|Like every sport, swimming has its own set of rules,
traditions, and idiosyncrasies. Here are some tips to help
first-time parents navigate the murky waters of swim practices and
|1. Befriend some families who have participated in swim
team for some time. They will help you figure out all the dos and
|2. Get to practice on time. Bring your own towel. And
pack a nutritious snack for your swimmer.
|3. Label everything -- swimsuit, sweats, towels,
goggles and cap. Try a white-out pencil for goggles and
|4. Check your family file at least once a week. All
notices about parties, practices, and swim meets are put in those
|5. Be positive and enthusiastic but not overbearing.
Your child will stick with swim team only if it is rewarding and
|6. If you are going to miss a swim meet, write your
swimmer's name in the sign-out book (located in the family file) at
least eight days before the meet. This information is essential for
the coaches as they put together relay teams,
|7. The night before a meet, check the list of swimmers
posted on the swim team bulletin board. It will tell you what
events your child is swimming in. Don't wait until the meet to
figure it out.
|8. Not every swimmer swims every event in his or her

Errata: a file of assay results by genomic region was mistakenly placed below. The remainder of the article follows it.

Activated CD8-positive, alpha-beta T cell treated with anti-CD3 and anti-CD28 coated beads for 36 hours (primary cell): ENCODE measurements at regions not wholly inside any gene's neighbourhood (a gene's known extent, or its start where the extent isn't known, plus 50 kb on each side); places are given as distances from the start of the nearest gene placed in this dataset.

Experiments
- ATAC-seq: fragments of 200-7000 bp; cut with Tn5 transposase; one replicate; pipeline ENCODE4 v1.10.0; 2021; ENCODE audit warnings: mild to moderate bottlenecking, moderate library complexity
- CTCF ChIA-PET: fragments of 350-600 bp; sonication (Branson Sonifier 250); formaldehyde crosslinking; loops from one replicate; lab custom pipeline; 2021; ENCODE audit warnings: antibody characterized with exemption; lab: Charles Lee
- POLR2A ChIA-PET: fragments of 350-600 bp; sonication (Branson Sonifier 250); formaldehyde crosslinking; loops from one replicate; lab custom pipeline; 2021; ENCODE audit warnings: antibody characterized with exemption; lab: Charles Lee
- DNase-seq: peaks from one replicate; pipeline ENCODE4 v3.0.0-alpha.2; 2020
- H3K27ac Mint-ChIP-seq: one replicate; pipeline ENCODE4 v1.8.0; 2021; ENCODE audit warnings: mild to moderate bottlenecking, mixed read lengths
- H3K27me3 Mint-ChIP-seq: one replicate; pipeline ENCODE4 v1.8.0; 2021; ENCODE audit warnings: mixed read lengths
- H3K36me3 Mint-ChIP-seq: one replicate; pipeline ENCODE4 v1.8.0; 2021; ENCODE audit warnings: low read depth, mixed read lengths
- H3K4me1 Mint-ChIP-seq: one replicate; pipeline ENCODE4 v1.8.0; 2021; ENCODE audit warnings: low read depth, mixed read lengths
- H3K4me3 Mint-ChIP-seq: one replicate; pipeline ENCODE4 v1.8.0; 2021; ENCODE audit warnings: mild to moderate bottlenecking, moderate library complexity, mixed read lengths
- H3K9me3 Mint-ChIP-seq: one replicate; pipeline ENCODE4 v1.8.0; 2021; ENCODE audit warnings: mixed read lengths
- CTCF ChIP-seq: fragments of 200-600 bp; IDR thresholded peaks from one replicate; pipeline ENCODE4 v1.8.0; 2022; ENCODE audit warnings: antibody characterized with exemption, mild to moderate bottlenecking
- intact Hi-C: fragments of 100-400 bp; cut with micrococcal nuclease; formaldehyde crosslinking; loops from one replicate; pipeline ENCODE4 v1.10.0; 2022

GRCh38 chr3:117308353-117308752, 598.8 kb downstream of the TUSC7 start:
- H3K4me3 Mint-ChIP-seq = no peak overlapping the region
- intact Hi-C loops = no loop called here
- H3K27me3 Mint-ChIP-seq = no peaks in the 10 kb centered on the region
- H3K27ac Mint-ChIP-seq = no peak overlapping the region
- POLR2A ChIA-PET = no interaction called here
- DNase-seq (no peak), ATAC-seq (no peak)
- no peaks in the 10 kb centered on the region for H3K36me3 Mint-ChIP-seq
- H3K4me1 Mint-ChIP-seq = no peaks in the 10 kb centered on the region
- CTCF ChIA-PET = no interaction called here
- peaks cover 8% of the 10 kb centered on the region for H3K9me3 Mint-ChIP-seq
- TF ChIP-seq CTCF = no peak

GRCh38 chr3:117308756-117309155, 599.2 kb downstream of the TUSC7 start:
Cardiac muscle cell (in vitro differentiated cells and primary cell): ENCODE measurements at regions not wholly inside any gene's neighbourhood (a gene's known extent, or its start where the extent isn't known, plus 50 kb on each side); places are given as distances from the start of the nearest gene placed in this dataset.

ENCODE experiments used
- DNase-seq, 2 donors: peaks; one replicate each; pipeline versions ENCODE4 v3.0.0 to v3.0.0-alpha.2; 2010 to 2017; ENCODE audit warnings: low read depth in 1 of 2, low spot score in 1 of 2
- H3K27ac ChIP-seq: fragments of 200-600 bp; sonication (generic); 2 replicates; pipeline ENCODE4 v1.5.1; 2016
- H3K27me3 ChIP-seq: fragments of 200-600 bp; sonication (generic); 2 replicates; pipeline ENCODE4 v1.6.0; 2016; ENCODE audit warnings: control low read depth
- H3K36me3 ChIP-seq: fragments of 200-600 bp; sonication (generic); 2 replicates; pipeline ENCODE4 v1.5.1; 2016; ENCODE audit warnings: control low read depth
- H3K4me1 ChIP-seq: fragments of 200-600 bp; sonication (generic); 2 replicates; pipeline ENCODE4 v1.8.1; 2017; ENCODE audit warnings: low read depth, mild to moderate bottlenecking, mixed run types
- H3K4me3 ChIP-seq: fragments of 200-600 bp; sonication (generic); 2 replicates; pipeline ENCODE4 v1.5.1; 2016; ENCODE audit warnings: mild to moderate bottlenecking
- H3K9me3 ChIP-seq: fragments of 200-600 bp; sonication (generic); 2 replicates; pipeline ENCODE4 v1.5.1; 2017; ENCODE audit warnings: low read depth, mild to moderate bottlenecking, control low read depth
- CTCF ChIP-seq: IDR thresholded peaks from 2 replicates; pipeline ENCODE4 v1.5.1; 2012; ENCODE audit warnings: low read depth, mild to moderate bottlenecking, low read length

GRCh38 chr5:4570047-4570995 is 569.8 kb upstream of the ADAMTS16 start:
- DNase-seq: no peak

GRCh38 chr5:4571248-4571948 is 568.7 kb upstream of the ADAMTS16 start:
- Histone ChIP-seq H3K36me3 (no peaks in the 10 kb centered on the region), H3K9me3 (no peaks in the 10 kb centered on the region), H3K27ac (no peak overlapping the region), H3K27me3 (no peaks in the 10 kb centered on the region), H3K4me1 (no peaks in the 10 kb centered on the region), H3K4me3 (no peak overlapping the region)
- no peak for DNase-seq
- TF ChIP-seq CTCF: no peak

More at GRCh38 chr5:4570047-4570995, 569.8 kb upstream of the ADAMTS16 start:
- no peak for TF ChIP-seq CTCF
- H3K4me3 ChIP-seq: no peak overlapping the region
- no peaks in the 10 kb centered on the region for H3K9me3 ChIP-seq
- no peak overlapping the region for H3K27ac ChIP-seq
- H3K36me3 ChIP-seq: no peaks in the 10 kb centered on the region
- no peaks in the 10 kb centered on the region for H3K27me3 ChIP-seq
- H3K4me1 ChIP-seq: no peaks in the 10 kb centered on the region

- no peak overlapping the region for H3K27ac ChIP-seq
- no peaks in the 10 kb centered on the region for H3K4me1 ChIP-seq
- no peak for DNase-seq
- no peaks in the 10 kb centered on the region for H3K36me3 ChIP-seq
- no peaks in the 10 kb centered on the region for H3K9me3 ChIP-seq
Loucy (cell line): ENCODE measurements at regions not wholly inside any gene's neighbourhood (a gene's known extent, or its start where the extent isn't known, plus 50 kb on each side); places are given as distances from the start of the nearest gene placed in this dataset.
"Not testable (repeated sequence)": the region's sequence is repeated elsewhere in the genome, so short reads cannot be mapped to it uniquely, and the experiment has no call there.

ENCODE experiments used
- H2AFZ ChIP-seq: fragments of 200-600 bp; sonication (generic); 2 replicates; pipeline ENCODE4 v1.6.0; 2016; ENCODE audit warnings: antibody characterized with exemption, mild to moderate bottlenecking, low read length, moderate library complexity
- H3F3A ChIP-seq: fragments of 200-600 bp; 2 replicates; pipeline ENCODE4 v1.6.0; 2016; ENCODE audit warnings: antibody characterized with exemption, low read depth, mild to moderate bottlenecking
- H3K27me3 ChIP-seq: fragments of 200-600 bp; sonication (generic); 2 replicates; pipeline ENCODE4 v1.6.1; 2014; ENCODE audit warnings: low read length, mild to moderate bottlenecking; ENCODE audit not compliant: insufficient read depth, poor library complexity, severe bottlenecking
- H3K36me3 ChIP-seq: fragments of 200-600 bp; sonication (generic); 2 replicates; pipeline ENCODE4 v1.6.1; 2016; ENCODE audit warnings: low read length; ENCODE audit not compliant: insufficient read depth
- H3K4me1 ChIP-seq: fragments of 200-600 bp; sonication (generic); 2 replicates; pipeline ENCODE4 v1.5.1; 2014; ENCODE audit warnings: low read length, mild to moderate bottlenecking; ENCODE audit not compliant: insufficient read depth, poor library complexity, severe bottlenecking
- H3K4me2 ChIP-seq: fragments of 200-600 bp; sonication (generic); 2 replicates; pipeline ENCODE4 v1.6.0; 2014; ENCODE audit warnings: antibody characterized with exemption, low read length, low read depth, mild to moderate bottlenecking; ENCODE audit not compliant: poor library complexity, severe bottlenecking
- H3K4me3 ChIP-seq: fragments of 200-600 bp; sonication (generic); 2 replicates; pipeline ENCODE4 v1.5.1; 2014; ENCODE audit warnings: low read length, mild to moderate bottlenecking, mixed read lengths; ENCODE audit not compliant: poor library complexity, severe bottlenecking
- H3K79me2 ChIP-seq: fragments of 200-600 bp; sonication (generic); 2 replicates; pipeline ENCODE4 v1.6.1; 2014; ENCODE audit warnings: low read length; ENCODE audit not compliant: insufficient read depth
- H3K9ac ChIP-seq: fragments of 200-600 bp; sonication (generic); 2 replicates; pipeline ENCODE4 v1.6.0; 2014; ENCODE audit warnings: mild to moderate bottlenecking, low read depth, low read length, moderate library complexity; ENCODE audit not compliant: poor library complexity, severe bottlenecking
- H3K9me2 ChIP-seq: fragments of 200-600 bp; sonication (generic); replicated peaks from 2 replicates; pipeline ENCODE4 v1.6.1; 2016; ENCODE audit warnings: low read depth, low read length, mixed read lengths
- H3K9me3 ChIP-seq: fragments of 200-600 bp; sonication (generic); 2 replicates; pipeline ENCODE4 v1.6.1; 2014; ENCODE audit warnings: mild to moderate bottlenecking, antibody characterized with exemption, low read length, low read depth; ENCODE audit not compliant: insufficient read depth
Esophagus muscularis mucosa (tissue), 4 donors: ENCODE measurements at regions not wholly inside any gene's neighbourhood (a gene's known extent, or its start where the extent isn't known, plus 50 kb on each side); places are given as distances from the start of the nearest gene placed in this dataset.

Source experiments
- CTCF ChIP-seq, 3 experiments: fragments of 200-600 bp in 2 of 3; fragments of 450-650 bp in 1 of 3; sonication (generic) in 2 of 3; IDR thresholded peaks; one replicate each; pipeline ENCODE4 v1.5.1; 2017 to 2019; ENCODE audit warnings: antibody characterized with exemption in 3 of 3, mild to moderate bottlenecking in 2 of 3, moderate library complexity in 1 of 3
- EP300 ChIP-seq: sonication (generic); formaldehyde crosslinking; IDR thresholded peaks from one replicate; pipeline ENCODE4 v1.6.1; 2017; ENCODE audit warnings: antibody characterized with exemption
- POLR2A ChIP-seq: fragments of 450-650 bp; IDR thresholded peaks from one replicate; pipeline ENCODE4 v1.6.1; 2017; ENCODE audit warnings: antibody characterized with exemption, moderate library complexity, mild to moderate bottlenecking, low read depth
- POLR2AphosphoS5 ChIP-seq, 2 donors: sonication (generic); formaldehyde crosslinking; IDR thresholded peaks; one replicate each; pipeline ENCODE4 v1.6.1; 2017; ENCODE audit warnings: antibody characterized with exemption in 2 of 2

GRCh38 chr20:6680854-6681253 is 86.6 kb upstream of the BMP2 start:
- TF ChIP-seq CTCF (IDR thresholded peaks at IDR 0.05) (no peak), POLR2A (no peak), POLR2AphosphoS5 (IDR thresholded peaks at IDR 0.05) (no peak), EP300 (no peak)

age group. If you have questions, talk to the coaches before or
after -- not during -- swim meets.
|9. Get familiar with the structure of meets. Hint:
every race has the same number in every meet. Girls' events have
even numbers; boys' events have odd numbers.
|10. Arrive early for swim meets. Park in the designated
areas only, to prevent towing. At home meets, parking attendants
will show you where to park.
|11. Long-haired swimmers prefer silicone caps, which
don't pull hair.
|12. Remember to check in at meets, both at the
registration desk and with the ready area parent. Otherwise, your
child may be scratched from a race.
|13. Bring a pen to meets. Use it to write your child's
race numbers, heat numbers, and lane numbers on his/her hand. You
may want to write it on your hand too. It really helps everyone
keep track of things.
|14. At meets, pretend you are going camping. Bring lots
of extra sweats and towels (even sleeping bags) to keep your
children warm in the early morning. And bring lots of sunscreen,
hats (even tents) to protect them from the hot afternoon sun.
Folding chairs are also a good idea; the ground gets pretty hard
after several hours.
|15. Bring extra food and drinks to meets (but don't
forget to frequent the snack bar). Bring extra suits and goggles,
too, just in case.
|16. At meets, younger children get restless between
their races. Bring coloring books, electronic games, cards, Legos,
board games, etc. to keep them occupied.
|17. Parents also get restless at meets. Bring a book,
newspaper, crossword puzzle and the like. Plan on being there for 4
to 7 hours.
|18. Cheer for all the kids. Good sportsmanship begins
at home. Set a good example.
|19. Feed the coaches occasionally. It makes them